LONDON—The euro rose for a third consecutive day on Wednesday, coming off a 20-month low last week, as eurozone inflation rose to a new record last month fuelling bets the European Central Bank might raise interest rates sooner than expected.
At 5.1 percent in January, price growth is more than twice the ECB’s 2 percent target.
The euro has slipped almost 8 percent in three months, dented by expectations that the ECB would be the last major central bank to raise interest rates after it shrugged off inflation for months and argued that temporary factors were behind the rise.
The euro strengthened by 0.3 percent versus the dollar to $1.13050 after the data was released as investors assessed the chances that the ECB might signal a faster path for policy tightening at its meeting on Thursday.
Ulrich Leuchtmann, head of foreign exchange at Commerzbank, said the money market was now pricing in an ECB rate increase for the last quarter of the year.
In the short term the impact on the euro will depend on what ECB President Christine Lagarde has to say tomorrow, he said.
“Some market participants will expect that the ECB will have to sound hawkish tomorrow,” Leuchtmann added.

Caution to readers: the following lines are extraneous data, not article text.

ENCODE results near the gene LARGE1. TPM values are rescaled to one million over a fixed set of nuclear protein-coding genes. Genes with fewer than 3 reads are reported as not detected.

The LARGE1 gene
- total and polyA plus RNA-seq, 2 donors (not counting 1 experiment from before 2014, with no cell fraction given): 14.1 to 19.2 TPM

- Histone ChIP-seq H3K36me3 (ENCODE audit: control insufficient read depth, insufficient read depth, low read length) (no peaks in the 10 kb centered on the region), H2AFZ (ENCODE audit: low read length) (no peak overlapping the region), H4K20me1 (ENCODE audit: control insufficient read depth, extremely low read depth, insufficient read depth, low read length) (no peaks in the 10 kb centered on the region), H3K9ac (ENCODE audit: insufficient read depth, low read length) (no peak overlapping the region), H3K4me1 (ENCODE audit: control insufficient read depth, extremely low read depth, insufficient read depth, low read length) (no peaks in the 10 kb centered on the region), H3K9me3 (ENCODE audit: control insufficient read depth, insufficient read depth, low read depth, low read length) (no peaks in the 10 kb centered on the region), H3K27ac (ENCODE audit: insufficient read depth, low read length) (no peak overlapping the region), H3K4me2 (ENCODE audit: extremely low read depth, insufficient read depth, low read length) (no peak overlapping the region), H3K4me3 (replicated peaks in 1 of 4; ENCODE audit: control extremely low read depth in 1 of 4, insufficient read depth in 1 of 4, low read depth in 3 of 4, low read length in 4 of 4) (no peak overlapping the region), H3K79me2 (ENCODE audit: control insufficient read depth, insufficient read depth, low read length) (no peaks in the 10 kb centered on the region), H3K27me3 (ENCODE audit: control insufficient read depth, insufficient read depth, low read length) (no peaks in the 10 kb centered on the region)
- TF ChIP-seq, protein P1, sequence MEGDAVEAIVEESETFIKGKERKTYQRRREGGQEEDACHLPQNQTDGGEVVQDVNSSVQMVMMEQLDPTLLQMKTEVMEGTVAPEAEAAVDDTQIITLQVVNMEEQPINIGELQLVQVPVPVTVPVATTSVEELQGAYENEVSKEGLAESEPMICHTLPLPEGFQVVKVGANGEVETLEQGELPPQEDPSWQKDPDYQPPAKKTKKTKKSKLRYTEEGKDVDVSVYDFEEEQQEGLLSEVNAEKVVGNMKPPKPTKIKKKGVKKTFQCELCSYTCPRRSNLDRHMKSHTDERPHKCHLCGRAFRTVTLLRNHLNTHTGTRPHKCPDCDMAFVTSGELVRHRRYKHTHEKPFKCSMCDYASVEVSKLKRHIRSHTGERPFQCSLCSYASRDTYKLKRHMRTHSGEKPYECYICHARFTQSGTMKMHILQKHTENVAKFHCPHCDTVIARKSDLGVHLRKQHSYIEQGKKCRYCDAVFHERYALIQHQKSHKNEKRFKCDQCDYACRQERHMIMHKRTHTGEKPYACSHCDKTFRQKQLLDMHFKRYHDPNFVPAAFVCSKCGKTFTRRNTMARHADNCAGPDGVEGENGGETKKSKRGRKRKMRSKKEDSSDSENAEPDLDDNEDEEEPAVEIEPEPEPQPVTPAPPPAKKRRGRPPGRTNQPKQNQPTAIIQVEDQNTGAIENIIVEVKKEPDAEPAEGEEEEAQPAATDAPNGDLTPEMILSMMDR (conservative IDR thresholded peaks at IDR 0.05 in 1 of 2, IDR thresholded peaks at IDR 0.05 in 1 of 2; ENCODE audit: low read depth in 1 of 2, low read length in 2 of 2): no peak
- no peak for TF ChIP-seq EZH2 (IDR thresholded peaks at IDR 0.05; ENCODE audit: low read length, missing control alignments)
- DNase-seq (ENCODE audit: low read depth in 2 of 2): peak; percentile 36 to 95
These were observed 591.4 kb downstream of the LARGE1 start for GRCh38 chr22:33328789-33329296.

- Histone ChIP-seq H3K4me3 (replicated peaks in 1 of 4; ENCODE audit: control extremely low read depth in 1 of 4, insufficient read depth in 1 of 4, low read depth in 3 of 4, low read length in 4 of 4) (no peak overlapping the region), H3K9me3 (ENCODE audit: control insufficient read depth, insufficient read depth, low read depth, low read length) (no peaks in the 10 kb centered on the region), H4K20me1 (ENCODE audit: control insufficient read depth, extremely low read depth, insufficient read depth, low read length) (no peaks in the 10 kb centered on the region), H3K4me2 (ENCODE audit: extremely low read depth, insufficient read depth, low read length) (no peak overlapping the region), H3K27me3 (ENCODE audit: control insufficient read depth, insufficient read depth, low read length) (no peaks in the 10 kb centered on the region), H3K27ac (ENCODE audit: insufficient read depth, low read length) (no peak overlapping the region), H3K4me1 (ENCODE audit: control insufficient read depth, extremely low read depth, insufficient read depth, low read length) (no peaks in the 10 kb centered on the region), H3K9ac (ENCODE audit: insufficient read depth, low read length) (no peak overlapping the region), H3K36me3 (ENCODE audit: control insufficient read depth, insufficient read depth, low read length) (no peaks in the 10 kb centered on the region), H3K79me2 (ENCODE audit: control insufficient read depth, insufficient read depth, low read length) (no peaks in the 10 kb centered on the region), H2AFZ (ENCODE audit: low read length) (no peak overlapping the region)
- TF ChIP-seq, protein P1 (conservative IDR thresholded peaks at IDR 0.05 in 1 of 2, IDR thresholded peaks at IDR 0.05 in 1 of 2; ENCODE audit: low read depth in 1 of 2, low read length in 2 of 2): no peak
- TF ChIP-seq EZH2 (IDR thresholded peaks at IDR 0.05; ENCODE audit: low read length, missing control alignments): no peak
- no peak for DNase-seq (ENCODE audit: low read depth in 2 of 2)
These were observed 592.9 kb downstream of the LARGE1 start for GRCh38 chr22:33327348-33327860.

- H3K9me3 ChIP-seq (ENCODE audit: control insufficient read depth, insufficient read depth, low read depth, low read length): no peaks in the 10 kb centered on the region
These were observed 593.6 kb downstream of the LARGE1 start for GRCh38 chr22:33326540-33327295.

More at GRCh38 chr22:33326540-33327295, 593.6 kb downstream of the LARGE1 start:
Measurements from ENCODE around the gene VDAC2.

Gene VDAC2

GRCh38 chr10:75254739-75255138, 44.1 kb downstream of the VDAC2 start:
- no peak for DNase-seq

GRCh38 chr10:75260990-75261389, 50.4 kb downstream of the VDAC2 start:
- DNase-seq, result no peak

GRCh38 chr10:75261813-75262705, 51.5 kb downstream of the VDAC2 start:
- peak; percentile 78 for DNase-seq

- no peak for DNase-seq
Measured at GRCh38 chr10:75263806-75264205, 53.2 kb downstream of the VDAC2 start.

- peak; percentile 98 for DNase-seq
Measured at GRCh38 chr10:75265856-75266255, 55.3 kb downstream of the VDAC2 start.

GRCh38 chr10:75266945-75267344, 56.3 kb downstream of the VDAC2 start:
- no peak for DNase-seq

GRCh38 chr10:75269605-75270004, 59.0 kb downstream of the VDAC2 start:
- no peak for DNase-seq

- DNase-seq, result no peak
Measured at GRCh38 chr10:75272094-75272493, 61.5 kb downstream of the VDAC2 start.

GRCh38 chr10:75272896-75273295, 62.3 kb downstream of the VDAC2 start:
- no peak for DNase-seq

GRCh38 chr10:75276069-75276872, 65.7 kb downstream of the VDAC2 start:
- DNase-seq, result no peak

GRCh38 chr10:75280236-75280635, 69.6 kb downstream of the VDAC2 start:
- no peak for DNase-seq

In the meantime, the dollar retreated from a 19-month high reached last week, as U.S. Federal Reserve officials cautioned against potentially aggressive rate increases this year.
A chorus of Fed officials said they would raise interest rates in March but spoke cautiously about what might follow, indicating a desire to keep options open given the uncertain inflation outlook.
Against a basket of currencies, the dollar fell for a third day, slipping 0.25 percent to 96.015, with a rally in global equity markets undoing some of its safe-haven allure.
Sterling rose to a nine-day high against the dollar, up 0.1 percent at $1.3542 ahead of a Bank of England policy meeting on Thursday.
Investors have fully priced in an expected increase in the BoE base rate by 25 basis points to 0.5 percent on Thursday.
By Joice Alves